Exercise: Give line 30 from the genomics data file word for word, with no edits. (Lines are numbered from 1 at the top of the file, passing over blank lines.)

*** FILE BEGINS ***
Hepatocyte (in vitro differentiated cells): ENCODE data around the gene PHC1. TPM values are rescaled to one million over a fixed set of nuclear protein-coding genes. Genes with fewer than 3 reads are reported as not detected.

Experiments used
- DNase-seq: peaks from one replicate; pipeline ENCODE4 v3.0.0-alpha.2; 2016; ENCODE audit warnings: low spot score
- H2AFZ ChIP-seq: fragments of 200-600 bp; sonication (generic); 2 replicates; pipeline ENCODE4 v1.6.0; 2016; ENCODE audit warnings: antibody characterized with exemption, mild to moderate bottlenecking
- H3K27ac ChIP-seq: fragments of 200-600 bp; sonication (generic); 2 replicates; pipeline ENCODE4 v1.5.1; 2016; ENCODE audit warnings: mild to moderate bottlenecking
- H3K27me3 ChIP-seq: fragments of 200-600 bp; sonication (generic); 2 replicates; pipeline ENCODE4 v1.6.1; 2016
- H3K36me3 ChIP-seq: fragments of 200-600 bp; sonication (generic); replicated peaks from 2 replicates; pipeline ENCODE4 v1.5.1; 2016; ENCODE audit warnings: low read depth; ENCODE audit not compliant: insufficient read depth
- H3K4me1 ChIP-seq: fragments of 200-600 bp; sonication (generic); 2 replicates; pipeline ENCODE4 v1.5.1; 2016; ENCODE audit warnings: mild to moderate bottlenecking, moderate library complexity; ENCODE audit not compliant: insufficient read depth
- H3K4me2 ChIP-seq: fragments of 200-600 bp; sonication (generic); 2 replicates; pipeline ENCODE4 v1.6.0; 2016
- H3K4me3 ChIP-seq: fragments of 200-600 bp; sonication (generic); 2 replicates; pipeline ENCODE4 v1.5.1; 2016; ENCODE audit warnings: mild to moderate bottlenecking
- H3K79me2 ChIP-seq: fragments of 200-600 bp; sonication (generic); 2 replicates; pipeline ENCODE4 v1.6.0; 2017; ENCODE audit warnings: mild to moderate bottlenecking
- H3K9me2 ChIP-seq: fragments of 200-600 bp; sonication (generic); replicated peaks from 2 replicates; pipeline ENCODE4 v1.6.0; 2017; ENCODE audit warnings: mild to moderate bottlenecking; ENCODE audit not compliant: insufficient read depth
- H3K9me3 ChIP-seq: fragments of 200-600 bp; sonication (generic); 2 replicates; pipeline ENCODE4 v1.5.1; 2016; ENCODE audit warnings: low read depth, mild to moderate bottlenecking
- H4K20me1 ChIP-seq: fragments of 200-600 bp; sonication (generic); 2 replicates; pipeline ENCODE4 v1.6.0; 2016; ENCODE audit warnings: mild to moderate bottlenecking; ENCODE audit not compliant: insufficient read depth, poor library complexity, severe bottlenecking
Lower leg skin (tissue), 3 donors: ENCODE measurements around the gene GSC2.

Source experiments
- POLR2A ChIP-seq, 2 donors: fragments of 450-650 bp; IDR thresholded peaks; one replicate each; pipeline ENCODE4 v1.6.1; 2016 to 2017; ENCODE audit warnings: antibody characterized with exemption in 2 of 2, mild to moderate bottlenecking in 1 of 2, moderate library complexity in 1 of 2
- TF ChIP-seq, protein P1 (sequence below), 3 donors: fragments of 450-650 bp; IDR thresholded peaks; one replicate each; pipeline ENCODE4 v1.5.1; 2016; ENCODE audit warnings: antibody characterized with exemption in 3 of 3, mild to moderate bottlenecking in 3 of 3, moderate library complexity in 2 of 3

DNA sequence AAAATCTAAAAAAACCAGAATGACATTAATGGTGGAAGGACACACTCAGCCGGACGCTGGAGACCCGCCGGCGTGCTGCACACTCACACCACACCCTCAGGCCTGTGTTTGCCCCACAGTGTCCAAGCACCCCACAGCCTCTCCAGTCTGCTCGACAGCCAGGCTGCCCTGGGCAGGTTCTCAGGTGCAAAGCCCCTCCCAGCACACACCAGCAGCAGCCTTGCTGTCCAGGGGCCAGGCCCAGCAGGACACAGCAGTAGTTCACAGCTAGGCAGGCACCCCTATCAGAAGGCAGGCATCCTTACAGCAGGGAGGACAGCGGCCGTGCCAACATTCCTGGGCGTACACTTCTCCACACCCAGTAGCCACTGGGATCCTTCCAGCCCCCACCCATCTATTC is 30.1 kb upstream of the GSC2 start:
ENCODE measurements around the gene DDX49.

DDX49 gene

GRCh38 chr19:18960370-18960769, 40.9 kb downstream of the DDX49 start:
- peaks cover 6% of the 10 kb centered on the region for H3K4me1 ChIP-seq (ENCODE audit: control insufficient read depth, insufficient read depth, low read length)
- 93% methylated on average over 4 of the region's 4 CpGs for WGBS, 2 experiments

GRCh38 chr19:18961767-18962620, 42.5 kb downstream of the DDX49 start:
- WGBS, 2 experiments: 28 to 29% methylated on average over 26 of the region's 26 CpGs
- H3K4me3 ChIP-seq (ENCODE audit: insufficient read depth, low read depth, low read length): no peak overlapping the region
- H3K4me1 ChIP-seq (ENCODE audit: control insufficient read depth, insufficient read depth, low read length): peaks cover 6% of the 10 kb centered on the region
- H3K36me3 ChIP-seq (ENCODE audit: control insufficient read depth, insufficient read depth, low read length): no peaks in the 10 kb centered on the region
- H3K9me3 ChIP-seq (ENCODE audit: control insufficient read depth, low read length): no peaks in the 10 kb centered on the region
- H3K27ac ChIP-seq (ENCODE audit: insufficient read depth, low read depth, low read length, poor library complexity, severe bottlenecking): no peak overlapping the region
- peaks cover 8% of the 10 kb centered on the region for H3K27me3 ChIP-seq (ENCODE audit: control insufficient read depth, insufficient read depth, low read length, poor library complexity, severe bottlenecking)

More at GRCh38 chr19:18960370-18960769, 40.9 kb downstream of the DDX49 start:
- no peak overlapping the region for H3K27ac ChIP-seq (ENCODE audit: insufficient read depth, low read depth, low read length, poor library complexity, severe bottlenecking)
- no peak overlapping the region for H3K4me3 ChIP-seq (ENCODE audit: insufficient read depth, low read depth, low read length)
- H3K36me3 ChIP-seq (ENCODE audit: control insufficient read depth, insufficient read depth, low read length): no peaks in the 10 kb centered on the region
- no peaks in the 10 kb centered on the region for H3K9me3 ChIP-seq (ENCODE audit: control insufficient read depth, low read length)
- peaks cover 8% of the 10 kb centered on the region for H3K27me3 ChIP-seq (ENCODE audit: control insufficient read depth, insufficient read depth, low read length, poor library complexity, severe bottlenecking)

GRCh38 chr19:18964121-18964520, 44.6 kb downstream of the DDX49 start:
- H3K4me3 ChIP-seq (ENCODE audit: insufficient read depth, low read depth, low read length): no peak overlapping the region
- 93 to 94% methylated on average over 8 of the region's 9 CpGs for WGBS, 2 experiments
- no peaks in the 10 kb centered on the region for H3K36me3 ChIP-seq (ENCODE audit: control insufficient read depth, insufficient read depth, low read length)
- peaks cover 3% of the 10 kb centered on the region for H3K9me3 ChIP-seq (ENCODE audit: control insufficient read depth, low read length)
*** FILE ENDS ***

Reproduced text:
- H3K9me3 ChIP-seq (ENCODE audit: control insufficient read depth, low read length): no peaks in the 10 kb centered on the region